Speculating Canada: To begin our interview, could you tell readers a little bit about yourself?

Kathryn Allan: I wear a bunch of hats—all of which are really flattering. I operate an academic copyediting and coaching business, Academic Editing Canada, and I’m an independent scholar of science fiction and disability studies. Since I left university at the completion of my PhD in 2010, I’ve been following my love of science fiction into interesting places: I’m the inaugural Le Guin Feminist Science Fiction fellow (2013-14) and the editor of Disability in Science Fiction: Representations of Technology as Cure (Palgrave Macmillan, 2013). As of this year, I’m also an Associate Editor and Reader of The Future Fire. I write for both scholarly and fan venues, and you can find me blogging and tweeting as Bleeding Chrome.

Speculating Canada: What inspired your interest in disability in science fiction?

Kathryn Allan: I’ve always had an interest in the relationship between technology and the human body. When I was in my second year of my PhD studies, two significant things happened: one, I discovered a deep love of science fiction (I’m a late bloomer), and two, I became quite ill. SF was not only a comfort to me when I was too tired and unwell to do much of anything other than read cyberpunk novels or watch Star Trek episodes, it also spoke to my curiosity about technology’s ability to transform, modify, and adapt the human body to new environments and events. I became acutely interested in reading feminist and disability study theories of the body (by wonderful scholars like Margrit Shildrick, Susan Wendell, and Rosemarie Garland-Thomson), and so I ended up writing my dissertation on technology and the vulnerable body in feminist post-cyberpunk. I recognized that there was a huge gap in science fiction studies: very few scholars were addressing disability in SF. I wanted to—and still strive to—contribute to the necessary conversation about how disability is taken up in science fiction.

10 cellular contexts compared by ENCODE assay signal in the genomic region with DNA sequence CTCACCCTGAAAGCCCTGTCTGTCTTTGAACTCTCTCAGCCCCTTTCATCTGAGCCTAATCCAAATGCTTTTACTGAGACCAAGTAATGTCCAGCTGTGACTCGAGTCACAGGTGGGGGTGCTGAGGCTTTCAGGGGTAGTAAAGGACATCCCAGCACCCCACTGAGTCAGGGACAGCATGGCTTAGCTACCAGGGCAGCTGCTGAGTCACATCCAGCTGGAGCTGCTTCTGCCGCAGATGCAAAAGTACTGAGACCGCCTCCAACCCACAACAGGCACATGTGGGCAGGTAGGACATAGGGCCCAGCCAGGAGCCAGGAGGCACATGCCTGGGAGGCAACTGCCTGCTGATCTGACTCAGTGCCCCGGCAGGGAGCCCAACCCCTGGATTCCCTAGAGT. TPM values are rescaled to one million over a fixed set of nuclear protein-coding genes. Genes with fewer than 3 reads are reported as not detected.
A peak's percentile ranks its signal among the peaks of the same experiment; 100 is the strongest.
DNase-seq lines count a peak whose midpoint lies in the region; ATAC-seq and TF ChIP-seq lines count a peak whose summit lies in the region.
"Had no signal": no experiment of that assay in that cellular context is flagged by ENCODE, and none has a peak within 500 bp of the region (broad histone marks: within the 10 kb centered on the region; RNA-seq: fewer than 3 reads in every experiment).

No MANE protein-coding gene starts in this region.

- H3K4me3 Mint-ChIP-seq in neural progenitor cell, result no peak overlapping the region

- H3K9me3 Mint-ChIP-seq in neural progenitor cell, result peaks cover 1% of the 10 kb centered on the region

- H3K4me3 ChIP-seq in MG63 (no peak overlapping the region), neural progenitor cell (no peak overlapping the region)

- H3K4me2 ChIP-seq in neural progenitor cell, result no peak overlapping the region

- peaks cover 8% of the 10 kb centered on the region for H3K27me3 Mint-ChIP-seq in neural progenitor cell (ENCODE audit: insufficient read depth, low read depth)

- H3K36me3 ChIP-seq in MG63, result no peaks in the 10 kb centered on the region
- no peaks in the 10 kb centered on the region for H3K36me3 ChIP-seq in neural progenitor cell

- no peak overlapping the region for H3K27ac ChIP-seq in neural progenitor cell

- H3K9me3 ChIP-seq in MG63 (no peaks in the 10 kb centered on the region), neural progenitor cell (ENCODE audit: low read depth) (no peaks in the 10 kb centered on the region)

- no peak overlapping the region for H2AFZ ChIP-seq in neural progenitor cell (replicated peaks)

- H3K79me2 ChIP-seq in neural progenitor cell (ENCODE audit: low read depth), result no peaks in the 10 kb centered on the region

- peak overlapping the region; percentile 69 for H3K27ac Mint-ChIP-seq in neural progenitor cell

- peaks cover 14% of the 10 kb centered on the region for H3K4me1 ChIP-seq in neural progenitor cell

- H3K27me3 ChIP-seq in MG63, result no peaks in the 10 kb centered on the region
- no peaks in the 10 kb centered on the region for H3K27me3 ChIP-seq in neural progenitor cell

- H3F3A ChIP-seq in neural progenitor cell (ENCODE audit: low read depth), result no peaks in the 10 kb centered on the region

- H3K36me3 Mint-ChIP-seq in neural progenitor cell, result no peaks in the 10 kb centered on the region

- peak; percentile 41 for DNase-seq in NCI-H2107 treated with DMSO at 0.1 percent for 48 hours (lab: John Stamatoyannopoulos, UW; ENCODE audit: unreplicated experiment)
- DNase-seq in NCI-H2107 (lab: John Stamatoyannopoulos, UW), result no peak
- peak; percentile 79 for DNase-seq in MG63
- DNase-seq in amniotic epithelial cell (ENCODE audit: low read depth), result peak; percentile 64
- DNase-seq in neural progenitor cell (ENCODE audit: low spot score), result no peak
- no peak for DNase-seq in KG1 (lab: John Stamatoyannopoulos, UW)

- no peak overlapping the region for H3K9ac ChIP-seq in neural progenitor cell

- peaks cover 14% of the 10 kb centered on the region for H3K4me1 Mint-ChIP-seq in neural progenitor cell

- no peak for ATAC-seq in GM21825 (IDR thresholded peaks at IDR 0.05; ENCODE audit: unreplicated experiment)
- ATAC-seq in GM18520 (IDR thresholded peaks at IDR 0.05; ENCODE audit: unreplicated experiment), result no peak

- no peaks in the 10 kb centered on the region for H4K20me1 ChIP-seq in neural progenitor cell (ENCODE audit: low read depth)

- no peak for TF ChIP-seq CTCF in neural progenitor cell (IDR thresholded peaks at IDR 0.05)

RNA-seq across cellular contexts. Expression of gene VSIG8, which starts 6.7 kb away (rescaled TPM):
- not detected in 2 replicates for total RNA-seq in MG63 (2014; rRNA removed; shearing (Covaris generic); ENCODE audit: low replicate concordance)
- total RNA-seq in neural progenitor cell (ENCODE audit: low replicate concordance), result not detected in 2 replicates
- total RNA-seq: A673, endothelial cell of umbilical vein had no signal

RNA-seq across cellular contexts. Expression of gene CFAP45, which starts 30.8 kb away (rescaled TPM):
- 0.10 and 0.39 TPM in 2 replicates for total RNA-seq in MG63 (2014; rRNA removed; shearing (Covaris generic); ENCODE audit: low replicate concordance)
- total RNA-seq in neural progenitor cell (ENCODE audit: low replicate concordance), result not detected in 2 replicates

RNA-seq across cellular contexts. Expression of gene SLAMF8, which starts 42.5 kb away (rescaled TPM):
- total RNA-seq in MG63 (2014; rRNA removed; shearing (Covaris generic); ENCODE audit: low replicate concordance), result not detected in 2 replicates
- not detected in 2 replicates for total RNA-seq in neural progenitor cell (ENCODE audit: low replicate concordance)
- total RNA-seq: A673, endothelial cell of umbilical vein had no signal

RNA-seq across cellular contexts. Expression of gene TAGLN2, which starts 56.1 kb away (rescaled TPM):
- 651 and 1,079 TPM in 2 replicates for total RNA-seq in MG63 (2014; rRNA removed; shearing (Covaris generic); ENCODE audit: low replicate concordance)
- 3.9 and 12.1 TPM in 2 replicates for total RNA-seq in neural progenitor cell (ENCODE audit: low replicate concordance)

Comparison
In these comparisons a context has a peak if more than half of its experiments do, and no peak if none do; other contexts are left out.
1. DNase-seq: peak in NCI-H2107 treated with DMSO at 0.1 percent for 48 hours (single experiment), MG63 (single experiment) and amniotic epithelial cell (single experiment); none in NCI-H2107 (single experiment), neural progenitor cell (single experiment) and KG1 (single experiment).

Speculating Canada: You are currently working on an anthology of disability-themed speculative fiction with Djibril al-Ayad titled Accessing the Future. Could you tell us a little bit about this anthology?

Kathryn Allan: The anthology is an intersectional one, focusing on disability, but also considering race, ethnicity, nationality, gender, sexuality, and class in SF stories that explore the imagined physical and virtual spaces of the future. One of our pitch lines for Accessing the Future is: “We want people of all abilities to see themselves, as they are now and as they want to be, in our collective human future.” We want stories that think about how humanity will modify the future world, ask what kinds of new spaces and technologies we will create, and, above all, answer the question: What does an accessible future look like? Both my co-editor (and publisher) Djibril and I love cyberpunk and feminist SF, so we’re hoping to see some stories that are inspired by those SF traditions. We’re currently running an crowdfunding campaign on Indiegogo, which ends on September 17th. The call for stories will open immediately after this fundraising campaign ends.